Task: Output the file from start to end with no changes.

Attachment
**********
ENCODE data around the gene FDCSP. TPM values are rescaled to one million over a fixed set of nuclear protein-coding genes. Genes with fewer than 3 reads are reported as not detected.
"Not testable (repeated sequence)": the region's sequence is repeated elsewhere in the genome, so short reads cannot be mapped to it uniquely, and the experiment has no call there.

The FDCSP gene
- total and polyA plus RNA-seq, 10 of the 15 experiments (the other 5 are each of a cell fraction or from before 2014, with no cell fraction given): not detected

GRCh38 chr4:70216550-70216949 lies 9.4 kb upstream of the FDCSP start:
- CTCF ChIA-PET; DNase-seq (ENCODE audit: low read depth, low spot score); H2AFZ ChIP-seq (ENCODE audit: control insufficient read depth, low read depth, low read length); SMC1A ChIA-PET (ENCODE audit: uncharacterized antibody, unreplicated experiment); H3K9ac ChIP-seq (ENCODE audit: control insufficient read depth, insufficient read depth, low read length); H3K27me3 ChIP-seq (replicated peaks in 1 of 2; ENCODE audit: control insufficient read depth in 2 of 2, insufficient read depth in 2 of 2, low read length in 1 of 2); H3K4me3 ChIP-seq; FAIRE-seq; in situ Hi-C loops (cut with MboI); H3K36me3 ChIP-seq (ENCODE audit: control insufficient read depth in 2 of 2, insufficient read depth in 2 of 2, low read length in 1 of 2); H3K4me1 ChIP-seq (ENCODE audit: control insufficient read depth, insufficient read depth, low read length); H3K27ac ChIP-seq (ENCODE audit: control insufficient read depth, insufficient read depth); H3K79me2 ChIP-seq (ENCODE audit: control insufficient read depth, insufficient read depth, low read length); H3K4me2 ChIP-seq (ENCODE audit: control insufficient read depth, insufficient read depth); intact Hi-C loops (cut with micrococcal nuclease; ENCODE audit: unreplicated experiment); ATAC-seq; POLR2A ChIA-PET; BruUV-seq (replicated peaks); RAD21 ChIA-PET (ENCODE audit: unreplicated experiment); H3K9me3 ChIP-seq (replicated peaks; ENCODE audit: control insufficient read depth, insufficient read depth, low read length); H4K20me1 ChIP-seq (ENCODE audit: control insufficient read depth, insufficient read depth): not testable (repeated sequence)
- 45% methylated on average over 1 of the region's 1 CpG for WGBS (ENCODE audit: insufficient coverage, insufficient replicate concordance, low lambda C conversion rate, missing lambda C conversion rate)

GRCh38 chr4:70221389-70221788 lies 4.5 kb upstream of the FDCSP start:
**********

ENCODE data around the gene FDCSP. TPM values are rescaled to one million over a fixed set of nuclear protein-coding genes. Genes with fewer than 3 reads are reported as not detected.
"Not testable (repeated sequence)": the region's sequence is repeated elsewhere in the genome, so short reads cannot be mapped to it uniquely, and the experiment has no call there.

The FDCSP gene
- total and polyA plus RNA-seq, 10 of the 15 experiments (the other 5 are each of a cell fraction or from before 2014, with no cell fraction given): not detected

GRCh38 chr4:70216550-70216949 lies 9.4 kb upstream of the FDCSP start:
- CTCF ChIA-PET; DNase-seq (ENCODE audit: low read depth, low spot score); H2AFZ ChIP-seq (ENCODE audit: control insufficient read depth, low read depth, low read length); SMC1A ChIA-PET (ENCODE audit: uncharacterized antibody, unreplicated experiment); H3K9ac ChIP-seq (ENCODE audit: control insufficient read depth, insufficient read depth, low read length); H3K27me3 ChIP-seq (replicated peaks in 1 of 2; ENCODE audit: control insufficient read depth in 2 of 2, insufficient read depth in 2 of 2, low read length in 1 of 2); H3K4me3 ChIP-seq; FAIRE-seq; in situ Hi-C loops (cut with MboI); H3K36me3 ChIP-seq (ENCODE audit: control insufficient read depth in 2 of 2, insufficient read depth in 2 of 2, low read length in 1 of 2); H3K4me1 ChIP-seq (ENCODE audit: control insufficient read depth, insufficient read depth, low read length); H3K27ac ChIP-seq (ENCODE audit: control insufficient read depth, insufficient read depth); H3K79me2 ChIP-seq (ENCODE audit: control insufficient read depth, insufficient read depth, low read length); H3K4me2 ChIP-seq (ENCODE audit: control insufficient read depth, insufficient read depth); intact Hi-C loops (cut with micrococcal nuclease; ENCODE audit: unreplicated experiment); ATAC-seq; POLR2A ChIA-PET; BruUV-seq (replicated peaks); RAD21 ChIA-PET (ENCODE audit: unreplicated experiment); H3K9me3 ChIP-seq (replicated peaks; ENCODE audit: control insufficient read depth, insufficient read depth, low read length); H4K20me1 ChIP-seq (ENCODE audit: control insufficient read depth, insufficient read depth): not testable (repeated sequence)
- 45% methylated on average over 1 of the region's 1 CpG for WGBS (ENCODE audit: insufficient coverage, insufficient replicate concordance, low lambda C conversion rate, missing lambda C conversion rate)

GRCh38 chr4:70221389-70221788 lies 4.5 kb upstream of the FDCSP start: